Thursday, September 15, 2016

Wonder Woman ’77 Chapter 27 Review and **SPOILERS**

I Beat Up Space Aliens for All Nations

Written By: Amanda Deibert
Art By: Christian Duce, Wendy Broome
Letters By: Wes Abbott
Digital Price: $0.99
On Sale Date: September 15, 2016


One big event that happened in 1977 was the death of Elvis Presley on August 16. I don’t remember it—I was only two years old at the time, after all—but throughout my youth, his name was invoked by my parents and grandparents, and in popular media. I remember the fat Elvis in a jumpsuit mainly, and the legend of him having died of a drug overdose on toilet. But even as a kid, I was aware that there had been a thinner Elvis Presley, one that revolutionized popular music or something, long before I drew breath. My parents didn’t even like his music all that much—I think only my one grandma was a true fan—but Elvis’ name was invoked on a regular basis until around the time I got to junior high school. And now, you almost never hear about Elvis Presley outside of a Scott Snyder interview! We’re keeping the torch alive for Lynda Carter’s Wonder Woman, why can’t we have an Elvis Presley ’77 comic? Depicting events that took place before August 16, of course. The late 70s are a hot property right now, think about it! In the meantime, read my review of Wonder Woman ’77 chapter 27, and get into that fat Elvis mood!

Explain It!

So you’ll remember last chapter ended with Wonder Woman taking off in her invisible jet after some lizard-faced alien lady in her spaceship. Well, that spaceship has a cloaking device so it evades Wonder Woman, and she’s like “no duh,” then heads over to NASA to use their radar devices and probably their bathroom. She tells them to look for any unusual radiation spikes, and when one is detected she takes off. No time to answer any specific questions about Agent Diana Prince fellows, she’s fine, I swear! Wonder Woman finds the cloaked spaceship in the Armand Bayou Nature Center in Houston, Texas, which is pretty convenient. She steps inside and finds two cosmonauts and two astronauts held prisoner inside of a room, which I guess we would consider a cell but might have been this alien lady’s nursery, you don’t know! The five of them look for the alien lady in question, who is talking to a hologram of an alien that looks curiously like the Martian Manhunter. The hologram alien refers to the lizard-faced alien as General Gatria and asks if the plan to force the U.S. and the USSR into a conflict, and thereby abandon their space program and stop making a nuisance of themselves, goes well. It does. The hologram then says he’ll inform the council, as soon as Gatria gets rid of the intruder!

Wonder Woman steps into the room and tells the prisoners to secure themselves. General Gatria presses the “lift off” button on the ship and they head into space! She tries shooting Wonder Woman with some kind of beefy gun…we know how that goes, then heads into airless space where she thinks Wonder Woman won’t follow. Wondy refers to General Gatria by name—I mean, how conscientious is that? She only just learned it by overhearing it spoken, and she’s already addressing Gatria formally. Wonder Woman spins into a spacesuit that looks incredible and zips out of the airlock, only to be cold cocked by Gatria! Looks like she might float into space endlessly, but she pulls herself together, tackles Gatria back into the ship, binds her with the lasso and saves the day. Well, that was quick. Back on Earth, Wonder Woman is getting her props from NASA, who say they’ll stash Gatria in a special area…the fifty-first area, in fact. Then dude wonders what they’ll do with the Commie prisoners, and Wonder Woman is like nuh uh, you’re gonna send these guys back to Russia because I don’t play that Cold War nonsense! :snaps:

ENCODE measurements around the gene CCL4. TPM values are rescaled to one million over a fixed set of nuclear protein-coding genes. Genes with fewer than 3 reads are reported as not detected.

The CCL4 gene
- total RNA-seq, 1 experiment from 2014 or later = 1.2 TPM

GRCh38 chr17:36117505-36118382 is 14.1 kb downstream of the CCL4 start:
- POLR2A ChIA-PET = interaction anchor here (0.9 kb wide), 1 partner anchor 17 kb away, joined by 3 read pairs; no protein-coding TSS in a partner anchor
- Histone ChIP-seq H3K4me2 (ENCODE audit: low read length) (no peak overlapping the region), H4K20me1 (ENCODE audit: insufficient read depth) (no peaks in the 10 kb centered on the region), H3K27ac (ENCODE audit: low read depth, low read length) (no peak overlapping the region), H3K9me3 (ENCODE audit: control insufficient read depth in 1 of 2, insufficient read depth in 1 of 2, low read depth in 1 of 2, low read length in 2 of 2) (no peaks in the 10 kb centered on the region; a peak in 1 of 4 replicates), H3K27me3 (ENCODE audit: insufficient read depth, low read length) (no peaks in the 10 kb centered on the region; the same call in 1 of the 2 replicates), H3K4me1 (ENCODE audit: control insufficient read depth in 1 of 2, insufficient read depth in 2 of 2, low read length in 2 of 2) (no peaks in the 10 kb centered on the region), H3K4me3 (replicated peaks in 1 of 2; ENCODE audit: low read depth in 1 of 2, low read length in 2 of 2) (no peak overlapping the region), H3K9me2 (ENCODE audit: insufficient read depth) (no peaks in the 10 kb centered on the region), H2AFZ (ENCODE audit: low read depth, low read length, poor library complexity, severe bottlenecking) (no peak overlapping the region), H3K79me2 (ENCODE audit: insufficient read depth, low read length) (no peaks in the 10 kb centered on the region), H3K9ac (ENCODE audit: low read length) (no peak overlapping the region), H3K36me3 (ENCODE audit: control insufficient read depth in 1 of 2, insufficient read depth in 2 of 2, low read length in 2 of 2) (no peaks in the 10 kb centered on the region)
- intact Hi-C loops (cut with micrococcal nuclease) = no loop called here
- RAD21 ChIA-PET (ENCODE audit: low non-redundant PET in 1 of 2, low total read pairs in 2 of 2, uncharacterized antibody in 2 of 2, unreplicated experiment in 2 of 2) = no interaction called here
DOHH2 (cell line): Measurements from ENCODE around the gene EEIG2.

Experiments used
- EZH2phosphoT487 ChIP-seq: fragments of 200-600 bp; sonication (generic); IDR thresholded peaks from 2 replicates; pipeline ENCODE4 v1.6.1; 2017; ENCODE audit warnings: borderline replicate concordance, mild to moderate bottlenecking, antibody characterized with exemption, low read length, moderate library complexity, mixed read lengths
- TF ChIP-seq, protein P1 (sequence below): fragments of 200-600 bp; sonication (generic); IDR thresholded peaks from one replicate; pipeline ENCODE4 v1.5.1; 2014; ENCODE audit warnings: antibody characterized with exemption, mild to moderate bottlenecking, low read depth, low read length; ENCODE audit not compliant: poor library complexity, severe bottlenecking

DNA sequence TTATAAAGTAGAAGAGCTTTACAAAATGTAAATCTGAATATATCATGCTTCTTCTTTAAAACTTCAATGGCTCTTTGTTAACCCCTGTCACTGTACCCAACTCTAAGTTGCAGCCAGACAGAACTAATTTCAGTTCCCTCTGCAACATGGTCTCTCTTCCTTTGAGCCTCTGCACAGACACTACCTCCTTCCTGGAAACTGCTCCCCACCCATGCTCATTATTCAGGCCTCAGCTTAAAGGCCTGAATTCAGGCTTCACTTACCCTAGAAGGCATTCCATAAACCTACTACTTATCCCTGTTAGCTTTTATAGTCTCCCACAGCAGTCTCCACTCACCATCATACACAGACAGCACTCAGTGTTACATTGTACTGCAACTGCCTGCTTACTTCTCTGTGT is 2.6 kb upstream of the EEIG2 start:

Usually, these two-chapter digital stories consist of the first chapter being mostly set-up, the second being mostly action. This wasn’t like that, but it was still fairly entertaining. The idea of aliens stoking the flames of the Cold War to keep us out of their business isn’t entirely new, but against the tapestry of the late 70s Space Race—which had competition as well as collusion between both space programs—it gets a fresh spin. It just wasn’t particularly exciting. Though the artist is the same in this chapter as the last, I found the line a lot more fluid and everything better-rendered in general. Maybe I got used to it. Lots of good Wonder Woman moments in this chapter, but it’s not a thrill-a-minute.

Bits and Pieces:

A nice conclusion to this story that shows Wonder Woman at her best, though there isn't a lot of action. Still, considering the events of this story in the context of the year 1977 makes for some interesting conjecture. The art looks better in this chapter than the last, for some reason, which might have more to do with me than anything else.


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